Guilty Pleas in Melamine-Tainted Pet Food Case


The Last Dragon buy Since 2007 we have been following the tragedy involving melamine-tainted wheat gluten provided to pet-food makers that killed or sickened thousands of dogs and cats and led to massive <"">pet food recalls. Now, media outlets are reporting that ChemNutra Inc., and its owners Stephen and Sally Miller, have finally agreed to enter guilty pleas to 27 misdemeanor counts of distributing adulterated and/or misbranded food as well as one felony count of conspiracy to commit wire fraud, reported UPI, citing

download The Batman Superman Movie: World’s Finest The pleas will be formally entered in federal court on June 16 in Kansas City, Missouri, UPI added. And, although details of the terms have not been released, UPI noted that each misdemeanor charge could carry up to one year in prison and a $100,000 fine for the couple and $200,000 for ChemNutra, citing the report. The one felony count could lead to up to five years in prison, a $250,000 fine for the Millers, and $500,000 for ChemNutra, said UPI, noting that the couple could be ordered to also pay restitution.

Melamine is used to make plastics, fertilizer, and fire retardants and, because it possesses high nitrogen contents, can falsify protein levels in foods. Melamine has no approved food uses in the United States, but is a common additive in animal feed in China. Melamine is known to cause kidney problems when ingested, including kidney stones and kidney failure.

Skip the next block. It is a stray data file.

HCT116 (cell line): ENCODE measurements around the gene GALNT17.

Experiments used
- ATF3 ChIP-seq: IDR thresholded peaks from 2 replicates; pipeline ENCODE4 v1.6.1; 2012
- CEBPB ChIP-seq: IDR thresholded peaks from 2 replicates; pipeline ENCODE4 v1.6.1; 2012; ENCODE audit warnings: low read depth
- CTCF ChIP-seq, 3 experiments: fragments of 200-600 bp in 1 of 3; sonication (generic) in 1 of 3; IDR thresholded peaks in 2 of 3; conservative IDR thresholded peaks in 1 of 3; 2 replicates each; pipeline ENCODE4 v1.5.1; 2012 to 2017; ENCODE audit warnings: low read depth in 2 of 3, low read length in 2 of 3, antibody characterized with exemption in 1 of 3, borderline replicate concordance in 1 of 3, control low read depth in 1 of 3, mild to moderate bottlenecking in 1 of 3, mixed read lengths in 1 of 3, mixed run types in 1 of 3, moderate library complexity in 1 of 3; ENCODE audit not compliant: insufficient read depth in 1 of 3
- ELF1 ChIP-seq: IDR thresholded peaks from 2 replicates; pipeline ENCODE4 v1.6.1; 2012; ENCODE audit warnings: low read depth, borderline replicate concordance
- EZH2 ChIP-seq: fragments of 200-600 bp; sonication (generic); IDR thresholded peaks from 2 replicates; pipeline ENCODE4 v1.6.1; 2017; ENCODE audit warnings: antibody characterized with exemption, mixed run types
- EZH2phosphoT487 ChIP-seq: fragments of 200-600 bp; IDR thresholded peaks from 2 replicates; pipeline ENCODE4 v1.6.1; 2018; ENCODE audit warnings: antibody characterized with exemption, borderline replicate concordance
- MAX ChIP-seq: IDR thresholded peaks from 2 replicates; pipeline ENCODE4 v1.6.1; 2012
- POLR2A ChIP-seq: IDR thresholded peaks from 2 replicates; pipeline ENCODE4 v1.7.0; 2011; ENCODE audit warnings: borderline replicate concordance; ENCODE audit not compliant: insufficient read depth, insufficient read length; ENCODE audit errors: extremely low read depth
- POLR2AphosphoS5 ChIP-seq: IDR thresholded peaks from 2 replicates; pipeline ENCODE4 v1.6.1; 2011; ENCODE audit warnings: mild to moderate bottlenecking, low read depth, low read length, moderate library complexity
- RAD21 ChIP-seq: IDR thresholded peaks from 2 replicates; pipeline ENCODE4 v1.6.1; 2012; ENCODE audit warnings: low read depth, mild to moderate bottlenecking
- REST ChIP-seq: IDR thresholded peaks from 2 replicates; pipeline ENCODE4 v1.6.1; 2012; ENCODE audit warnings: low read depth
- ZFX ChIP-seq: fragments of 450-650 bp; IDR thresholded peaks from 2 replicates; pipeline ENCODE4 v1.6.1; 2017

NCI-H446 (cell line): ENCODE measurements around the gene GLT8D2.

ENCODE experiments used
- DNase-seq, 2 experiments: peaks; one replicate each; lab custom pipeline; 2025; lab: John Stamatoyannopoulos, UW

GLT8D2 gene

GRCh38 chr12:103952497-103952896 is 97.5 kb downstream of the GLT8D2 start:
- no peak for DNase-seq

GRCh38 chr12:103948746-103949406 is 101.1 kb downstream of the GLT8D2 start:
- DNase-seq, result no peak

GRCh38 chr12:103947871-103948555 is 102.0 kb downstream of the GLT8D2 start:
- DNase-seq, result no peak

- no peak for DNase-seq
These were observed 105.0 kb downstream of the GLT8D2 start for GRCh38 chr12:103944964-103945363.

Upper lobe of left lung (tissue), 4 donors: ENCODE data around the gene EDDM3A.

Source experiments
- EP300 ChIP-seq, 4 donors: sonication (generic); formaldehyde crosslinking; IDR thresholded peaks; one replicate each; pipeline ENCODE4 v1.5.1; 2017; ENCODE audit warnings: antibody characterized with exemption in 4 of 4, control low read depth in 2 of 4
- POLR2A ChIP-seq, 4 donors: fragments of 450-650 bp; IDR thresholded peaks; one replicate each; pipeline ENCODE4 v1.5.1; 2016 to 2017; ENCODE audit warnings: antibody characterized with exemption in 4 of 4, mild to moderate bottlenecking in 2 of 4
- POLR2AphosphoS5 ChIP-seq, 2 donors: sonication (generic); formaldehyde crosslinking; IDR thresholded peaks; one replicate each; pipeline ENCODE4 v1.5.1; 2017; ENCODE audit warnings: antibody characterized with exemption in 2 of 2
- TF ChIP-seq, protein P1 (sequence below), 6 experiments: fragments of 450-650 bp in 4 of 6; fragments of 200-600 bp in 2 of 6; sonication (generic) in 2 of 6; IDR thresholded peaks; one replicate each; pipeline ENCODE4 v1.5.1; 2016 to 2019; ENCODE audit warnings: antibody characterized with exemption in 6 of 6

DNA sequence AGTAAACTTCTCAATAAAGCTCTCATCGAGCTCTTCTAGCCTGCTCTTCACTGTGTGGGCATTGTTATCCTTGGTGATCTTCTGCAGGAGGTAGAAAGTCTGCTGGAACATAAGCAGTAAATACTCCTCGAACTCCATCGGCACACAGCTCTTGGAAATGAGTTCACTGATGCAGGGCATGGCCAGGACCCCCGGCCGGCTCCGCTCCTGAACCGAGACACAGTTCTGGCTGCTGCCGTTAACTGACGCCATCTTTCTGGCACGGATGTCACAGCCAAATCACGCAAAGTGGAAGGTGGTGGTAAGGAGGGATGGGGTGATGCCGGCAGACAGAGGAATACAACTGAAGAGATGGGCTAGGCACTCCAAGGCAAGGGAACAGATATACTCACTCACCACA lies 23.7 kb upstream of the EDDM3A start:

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The dangers of contaminated and tainted food was brought to the fore when it was discovered that Chinese plants produced and exported wheat gluten and rice protein laced with melamine to the U.S. for use in pet food. The problem was discovered when pets began falling ill—and in many cases died—as a result of kidney failure. As a result, a pet food recall was initially announced in March 2007 and represented the largest pet food recall in history. It involved over 150 brands of dog and cat food and a recall of tens of millions of pet food containers. Pet owners maintain that the tainted ingredients were responsible for the sickening or death of hundreds of dogs and cats in North America.

According to the Associated Press (AP), ChemNutra; the Millers; Xuzhou Anying Biologic Technology Development Company; and Suzhou Textiles, Silk, Light Industrial Products Arts and Crafts I/E Company were indicted February 2008 under allegations that export broker Suzhou mislabeled 800 metric tons of tainted gluten produced by Xuzhou. The AP noted the mislabeling was to avoid Chinese inspection and that Suzhou did not properly declare the contaminated product it shipped to the U.S. as a product to be used in food, citing the indictment. The indictment stated that ChemNutra retrieved the tainted product at a port of entry in Kansas City, then sold it to pet food manufacturers, and that Xuzhou used melamine to falsely increase the gluten’s protein levels to meet Suzhou’s contract requirements with ChemNutra.

We previously reported that the indictment cited email traffic between the Chinese manufacturers and ChemNutra, which, said investigators, proves the importer knew tainted gluten was mislabeled to avoid inspection. After news of the contamination broke, all of the companies charged said they did not know how the toxin made its way into the gluten; however, the owner of Xuzhou eventually confessed to Chinese authorities that the melamine was added to raise the glutens’ protein levels.

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